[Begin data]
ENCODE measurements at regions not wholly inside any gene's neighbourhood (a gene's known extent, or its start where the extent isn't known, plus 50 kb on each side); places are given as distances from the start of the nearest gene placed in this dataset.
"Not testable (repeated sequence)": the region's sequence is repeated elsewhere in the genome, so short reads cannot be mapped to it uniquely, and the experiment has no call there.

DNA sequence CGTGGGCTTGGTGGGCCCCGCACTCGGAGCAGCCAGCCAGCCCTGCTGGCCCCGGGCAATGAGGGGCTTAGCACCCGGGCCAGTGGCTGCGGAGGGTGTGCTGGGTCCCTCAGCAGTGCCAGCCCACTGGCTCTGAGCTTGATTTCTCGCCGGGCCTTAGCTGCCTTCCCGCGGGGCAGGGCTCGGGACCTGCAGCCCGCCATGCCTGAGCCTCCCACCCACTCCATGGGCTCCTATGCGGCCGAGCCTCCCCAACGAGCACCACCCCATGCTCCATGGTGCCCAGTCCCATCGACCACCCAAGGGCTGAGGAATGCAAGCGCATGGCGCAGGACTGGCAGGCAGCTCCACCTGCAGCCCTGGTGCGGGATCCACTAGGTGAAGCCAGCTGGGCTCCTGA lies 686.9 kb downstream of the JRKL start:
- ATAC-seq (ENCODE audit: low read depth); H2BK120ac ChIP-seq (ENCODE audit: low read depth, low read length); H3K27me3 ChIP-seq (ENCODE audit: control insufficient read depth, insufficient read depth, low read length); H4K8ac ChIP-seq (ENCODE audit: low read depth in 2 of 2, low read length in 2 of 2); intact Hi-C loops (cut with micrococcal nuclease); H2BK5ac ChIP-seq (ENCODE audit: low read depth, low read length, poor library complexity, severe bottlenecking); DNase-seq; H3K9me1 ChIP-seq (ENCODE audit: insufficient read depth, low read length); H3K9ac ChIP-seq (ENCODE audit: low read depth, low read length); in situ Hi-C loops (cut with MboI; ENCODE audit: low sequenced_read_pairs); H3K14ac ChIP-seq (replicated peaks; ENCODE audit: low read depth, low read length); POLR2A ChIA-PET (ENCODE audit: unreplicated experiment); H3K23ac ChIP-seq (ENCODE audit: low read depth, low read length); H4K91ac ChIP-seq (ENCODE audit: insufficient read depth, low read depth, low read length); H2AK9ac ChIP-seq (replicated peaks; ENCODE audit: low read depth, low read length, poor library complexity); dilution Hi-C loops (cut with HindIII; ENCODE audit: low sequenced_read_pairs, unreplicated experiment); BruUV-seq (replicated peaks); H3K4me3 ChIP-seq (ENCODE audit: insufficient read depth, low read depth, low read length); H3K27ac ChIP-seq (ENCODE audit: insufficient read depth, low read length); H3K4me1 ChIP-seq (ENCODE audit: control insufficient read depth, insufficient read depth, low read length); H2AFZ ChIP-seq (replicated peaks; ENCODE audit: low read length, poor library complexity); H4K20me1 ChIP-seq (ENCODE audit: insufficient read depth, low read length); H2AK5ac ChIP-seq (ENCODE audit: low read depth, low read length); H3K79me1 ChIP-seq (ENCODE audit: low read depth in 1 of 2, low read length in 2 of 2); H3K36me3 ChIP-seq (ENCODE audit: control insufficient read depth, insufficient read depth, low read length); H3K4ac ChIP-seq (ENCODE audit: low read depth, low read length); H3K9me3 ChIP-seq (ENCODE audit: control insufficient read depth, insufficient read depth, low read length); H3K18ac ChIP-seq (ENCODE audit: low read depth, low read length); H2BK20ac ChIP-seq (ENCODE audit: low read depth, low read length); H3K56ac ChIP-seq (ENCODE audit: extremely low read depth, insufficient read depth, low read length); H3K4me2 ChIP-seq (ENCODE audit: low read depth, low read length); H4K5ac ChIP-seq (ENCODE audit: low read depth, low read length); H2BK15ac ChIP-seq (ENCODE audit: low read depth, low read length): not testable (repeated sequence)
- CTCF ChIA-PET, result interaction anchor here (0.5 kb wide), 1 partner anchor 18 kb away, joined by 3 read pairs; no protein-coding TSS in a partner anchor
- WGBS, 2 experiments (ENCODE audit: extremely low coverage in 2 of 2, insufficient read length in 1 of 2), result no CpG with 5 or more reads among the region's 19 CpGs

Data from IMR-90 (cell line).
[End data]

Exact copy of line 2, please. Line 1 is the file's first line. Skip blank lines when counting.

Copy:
"Not testable (repeated sequence)": the region's sequence is repeated elsewhere in the genome, so short reads cannot be mapped to it uniquely, and the experiment has no call there.